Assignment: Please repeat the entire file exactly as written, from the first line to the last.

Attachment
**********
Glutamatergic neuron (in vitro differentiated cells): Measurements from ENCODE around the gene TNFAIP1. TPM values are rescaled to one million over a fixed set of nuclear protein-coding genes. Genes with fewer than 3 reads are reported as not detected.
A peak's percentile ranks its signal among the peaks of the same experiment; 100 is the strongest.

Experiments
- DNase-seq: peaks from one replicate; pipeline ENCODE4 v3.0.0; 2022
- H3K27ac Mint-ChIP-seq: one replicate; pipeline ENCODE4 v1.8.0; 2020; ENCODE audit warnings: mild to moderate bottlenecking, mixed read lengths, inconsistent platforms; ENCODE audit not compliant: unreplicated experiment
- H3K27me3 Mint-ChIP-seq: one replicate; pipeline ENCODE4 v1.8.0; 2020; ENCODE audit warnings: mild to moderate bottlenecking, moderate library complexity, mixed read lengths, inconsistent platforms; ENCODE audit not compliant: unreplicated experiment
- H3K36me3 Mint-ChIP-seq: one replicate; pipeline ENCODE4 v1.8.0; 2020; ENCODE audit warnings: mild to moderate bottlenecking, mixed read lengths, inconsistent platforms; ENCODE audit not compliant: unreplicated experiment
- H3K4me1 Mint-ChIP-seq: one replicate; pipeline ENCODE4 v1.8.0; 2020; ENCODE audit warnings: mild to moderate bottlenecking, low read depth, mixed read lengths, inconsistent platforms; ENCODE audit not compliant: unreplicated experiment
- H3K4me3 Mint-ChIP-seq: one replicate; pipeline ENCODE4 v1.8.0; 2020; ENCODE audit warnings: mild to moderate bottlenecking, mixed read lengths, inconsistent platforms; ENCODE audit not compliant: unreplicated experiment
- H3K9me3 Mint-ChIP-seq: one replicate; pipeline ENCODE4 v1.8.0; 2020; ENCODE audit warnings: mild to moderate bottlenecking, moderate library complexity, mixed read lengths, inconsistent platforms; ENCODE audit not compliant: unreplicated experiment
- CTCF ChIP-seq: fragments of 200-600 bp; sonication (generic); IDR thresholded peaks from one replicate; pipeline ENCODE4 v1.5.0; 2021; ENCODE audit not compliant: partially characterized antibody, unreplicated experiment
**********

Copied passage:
Glutamatergic neuron (in vitro differentiated cells): Measurements from ENCODE around the gene TNFAIP1. TPM values are rescaled to one million over a fixed set of nuclear protein-coding genes. Genes with fewer than 3 reads are reported as not detected.
A peak's percentile ranks its signal among the peaks of the same experiment; 100 is the strongest.

Experiments
- DNase-seq: peaks from one replicate; pipeline ENCODE4 v3.0.0; 2022
- H3K27ac Mint-ChIP-seq: one replicate; pipeline ENCODE4 v1.8.0; 2020; ENCODE audit warnings: mild to moderate bottlenecking, mixed read lengths, inconsistent platforms; ENCODE audit not compliant: unreplicated experiment
- H3K27me3 Mint-ChIP-seq: one replicate; pipeline ENCODE4 v1.8.0; 2020; ENCODE audit warnings: mild to moderate bottlenecking, moderate library complexity, mixed read lengths, inconsistent platforms; ENCODE audit not compliant: unreplicated experiment
- H3K36me3 Mint-ChIP-seq: one replicate; pipeline ENCODE4 v1.8.0; 2020; ENCODE audit warnings: mild to moderate bottlenecking, mixed read lengths, inconsistent platforms; ENCODE audit not compliant: unreplicated experiment
- H3K4me1 Mint-ChIP-seq: one replicate; pipeline ENCODE4 v1.8.0; 2020; ENCODE audit warnings: mild to moderate bottlenecking, low read depth, mixed read lengths, inconsistent platforms; ENCODE audit not compliant: unreplicated experiment
- H3K4me3 Mint-ChIP-seq: one replicate; pipeline ENCODE4 v1.8.0; 2020; ENCODE audit warnings: mild to moderate bottlenecking, mixed read lengths, inconsistent platforms; ENCODE audit not compliant: unreplicated experiment
- H3K9me3 Mint-ChIP-seq: one replicate; pipeline ENCODE4 v1.8.0; 2020; ENCODE audit warnings: mild to moderate bottlenecking, moderate library complexity, mixed read lengths, inconsistent platforms; ENCODE audit not compliant: unreplicated experiment
- CTCF ChIP-seq: fragments of 200-600 bp; sonication (generic); IDR thresholded peaks from one replicate; pipeline ENCODE4 v1.5.0; 2021; ENCODE audit not compliant: partially characterized antibody, unreplicated experiment